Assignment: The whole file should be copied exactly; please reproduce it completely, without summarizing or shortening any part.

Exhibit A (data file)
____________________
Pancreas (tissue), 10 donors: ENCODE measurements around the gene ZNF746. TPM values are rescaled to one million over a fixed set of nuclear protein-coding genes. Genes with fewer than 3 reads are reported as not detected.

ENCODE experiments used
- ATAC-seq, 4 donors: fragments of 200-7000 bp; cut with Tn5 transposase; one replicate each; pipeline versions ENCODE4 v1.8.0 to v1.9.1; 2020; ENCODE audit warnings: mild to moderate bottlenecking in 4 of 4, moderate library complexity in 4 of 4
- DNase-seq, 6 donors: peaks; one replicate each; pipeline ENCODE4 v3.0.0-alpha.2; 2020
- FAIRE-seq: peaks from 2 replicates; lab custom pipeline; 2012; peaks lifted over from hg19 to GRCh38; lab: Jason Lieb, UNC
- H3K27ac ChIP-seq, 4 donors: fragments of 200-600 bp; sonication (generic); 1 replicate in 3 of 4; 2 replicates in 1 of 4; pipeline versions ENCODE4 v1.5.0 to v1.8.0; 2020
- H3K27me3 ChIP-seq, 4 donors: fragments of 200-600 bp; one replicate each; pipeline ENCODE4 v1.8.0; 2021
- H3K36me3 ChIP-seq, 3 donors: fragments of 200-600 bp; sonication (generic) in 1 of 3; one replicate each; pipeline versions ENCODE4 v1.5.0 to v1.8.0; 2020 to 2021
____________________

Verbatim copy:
Pancreas (tissue), 10 donors: ENCODE measurements around the gene ZNF746. TPM values are rescaled to one million over a fixed set of nuclear protein-coding genes. Genes with fewer than 3 reads are reported as not detected.

ENCODE experiments used
- ATAC-seq, 4 donors: fragments of 200-7000 bp; cut with Tn5 transposase; one replicate each; pipeline versions ENCODE4 v1.8.0 to v1.9.1; 2020; ENCODE audit warnings: mild to moderate bottlenecking in 4 of 4, moderate library complexity in 4 of 4
- DNase-seq, 6 donors: peaks; one replicate each; pipeline ENCODE4 v3.0.0-alpha.2; 2020
- FAIRE-seq: peaks from 2 replicates; lab custom pipeline; 2012; peaks lifted over from hg19 to GRCh38; lab: Jason Lieb, UNC
- H3K27ac ChIP-seq, 4 donors: fragments of 200-600 bp; sonication (generic); 1 replicate in 3 of 4; 2 replicates in 1 of 4; pipeline versions ENCODE4 v1.5.0 to v1.8.0; 2020
- H3K27me3 ChIP-seq, 4 donors: fragments of 200-600 bp; one replicate each; pipeline ENCODE4 v1.8.0; 2021
- H3K36me3 ChIP-seq, 3 donors: fragments of 200-600 bp; sonication (generic) in 1 of 3; one replicate each; pipeline versions ENCODE4 v1.5.0 to v1.8.0; 2020 to 2021